We tried to get something quick to eat, which unleashed a giant meltdown. K announced she was not eating anywhere she didn't know. This of course meant she couldn't even step foot into a restaurant she didn't know. My husband tried to take her for a walk while I got B some pizza, but it didn't work. We just had to suck it up. My husband put it best when he said K was overwhelmed, and there was no place to hide. We couldn't go back to the hotel, and there was nothing "fun" nearby. No quiet place to duck into. Nothing. After a while, K relented and asked for some chicken...which unfotunately was too peppery, and back into meltdown land we went. Sometimes, you just have to roll with the punches.

 I tried to make things better with a trip to Dylan's Candy Bar, which helped a bit, but, at this point, we all just wanted to go home.

Except, we weren't actually sure we'd get to go home, since the city was on lockdown, and they weren't letting busses in or out. The whole day I was attatched to my phone, trying to keep up with what was going on, and trying to figure out if we could even get back. Not exactly the way you want to spend your vacation.

Thankfully, the day ended on a pretty good note. We found a great playground in the park, and let the kids just hang out until we had to leave. We also learned the busses were going home...kinda. Not back to where our car was parked, but to a park and ride somewhere kinda sorta, but not really, nearby. My dad agreed to pick us up, and drive us to our car (at this point, all the drama was over, so we knew we'd at least be able to get our to our car, even if the bus still wasn't going there).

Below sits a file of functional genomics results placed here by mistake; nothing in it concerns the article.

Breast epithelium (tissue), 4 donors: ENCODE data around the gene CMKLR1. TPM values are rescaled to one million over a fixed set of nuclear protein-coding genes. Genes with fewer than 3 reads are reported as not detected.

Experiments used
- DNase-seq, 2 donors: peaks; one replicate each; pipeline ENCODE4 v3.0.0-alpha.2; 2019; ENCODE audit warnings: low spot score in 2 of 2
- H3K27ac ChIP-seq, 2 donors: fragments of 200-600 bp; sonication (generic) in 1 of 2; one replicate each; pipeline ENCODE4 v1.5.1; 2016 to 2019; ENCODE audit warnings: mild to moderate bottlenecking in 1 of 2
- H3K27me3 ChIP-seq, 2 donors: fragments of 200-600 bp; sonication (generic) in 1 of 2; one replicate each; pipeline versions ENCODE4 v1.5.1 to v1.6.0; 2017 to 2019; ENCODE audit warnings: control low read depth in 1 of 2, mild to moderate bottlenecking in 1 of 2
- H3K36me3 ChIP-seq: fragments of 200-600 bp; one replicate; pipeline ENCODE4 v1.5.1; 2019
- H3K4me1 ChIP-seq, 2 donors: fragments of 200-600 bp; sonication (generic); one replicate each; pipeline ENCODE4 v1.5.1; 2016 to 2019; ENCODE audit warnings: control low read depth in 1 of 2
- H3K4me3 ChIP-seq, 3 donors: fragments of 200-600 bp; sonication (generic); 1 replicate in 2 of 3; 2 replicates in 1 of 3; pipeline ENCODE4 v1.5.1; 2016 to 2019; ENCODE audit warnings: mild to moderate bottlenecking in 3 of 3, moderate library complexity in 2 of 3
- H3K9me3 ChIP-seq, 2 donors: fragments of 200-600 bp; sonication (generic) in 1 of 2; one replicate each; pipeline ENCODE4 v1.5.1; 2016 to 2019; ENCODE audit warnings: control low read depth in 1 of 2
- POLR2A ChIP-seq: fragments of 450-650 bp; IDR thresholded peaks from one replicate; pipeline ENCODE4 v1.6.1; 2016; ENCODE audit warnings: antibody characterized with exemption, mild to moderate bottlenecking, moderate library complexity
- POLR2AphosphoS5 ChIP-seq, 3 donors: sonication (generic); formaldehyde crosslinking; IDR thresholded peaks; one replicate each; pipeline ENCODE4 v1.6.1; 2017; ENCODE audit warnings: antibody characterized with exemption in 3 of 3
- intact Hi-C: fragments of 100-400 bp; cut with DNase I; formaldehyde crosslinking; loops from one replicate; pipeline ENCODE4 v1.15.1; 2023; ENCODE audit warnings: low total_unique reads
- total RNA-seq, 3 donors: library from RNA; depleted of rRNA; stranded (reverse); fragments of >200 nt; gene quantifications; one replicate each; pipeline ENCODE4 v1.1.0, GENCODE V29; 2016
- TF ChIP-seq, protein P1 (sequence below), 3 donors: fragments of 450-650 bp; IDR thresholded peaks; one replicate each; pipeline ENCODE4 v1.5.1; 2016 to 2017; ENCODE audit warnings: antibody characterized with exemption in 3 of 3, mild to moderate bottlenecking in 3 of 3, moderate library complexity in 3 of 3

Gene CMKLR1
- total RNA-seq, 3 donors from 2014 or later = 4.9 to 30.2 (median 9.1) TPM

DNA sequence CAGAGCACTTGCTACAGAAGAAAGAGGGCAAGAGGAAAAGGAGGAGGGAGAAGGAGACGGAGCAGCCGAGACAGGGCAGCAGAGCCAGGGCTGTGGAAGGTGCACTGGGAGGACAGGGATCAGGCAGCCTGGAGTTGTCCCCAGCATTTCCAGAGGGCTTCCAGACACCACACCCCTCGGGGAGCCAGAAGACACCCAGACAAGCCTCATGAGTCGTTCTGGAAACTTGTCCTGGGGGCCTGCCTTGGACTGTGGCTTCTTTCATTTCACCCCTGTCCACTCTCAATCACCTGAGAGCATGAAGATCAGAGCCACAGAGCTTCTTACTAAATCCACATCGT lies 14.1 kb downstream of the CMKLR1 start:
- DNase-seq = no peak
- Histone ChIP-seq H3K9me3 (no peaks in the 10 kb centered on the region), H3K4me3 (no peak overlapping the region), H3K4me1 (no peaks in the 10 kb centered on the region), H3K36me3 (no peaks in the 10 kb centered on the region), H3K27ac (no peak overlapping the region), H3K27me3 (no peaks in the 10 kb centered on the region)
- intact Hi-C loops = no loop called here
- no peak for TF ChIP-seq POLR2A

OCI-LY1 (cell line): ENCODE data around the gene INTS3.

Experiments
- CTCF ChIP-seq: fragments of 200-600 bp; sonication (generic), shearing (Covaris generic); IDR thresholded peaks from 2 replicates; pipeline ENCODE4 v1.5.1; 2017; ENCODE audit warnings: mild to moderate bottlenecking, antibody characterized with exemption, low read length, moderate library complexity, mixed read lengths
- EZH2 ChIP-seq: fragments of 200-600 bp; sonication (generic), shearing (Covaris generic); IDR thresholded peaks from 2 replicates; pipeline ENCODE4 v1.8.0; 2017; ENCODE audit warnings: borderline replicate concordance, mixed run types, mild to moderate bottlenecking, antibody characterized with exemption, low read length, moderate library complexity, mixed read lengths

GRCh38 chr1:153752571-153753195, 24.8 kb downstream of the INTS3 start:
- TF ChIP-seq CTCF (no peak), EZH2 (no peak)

When all was said and done, we got home around 1am, fell into bed, and all slept late.

Really, it wasn't a bad vacation. This whole post probably reads like the worst vacation ever, but it wasn't. Not at all. And we're really not cheap by regular standards, just by NYC standards. We did have a lot of fun, it was just a tense week, for a lot of reasons. But, that's life. I love the city, but it's definitely a different experience going with kids.

We've decided our next vacation will be on a beach somewhere, though. A nice, quiet beach, where we don't have anything to do, or anywhere to go. Preferably with a pina colada in my hand.

(Phew, that was a long post. Thanks for sticking it out til the end).

Monday, April 29, 2013

Miss Independent

Lately, K has wanted to do a lot of things, on her own. We've been slowly crafting the pathway to independence, but she has started to charge ahead. Way ahead.

It's been a challenge, but I am forcing myself to look at K as a 9yo girl first, instead of looking at her as a kid with autism, who also happens to be a 9yo girl. Sometimes, every fiber of my being screams NO. 




The biggest, scariest thing she wants to do, alone, right now, is take bike rides. This is the kid who even last year didn't want to ride without training wheels, because her anxiety about falling is so high. The only thing that got her on two wheels was the fact that her little brother rode without them, first. Once we ditched the training wheels, she would only ride when we went camping with friends, but not at home. It was a very slow process, getting her to a place of actually wanting to ride a bike, sans panic attack.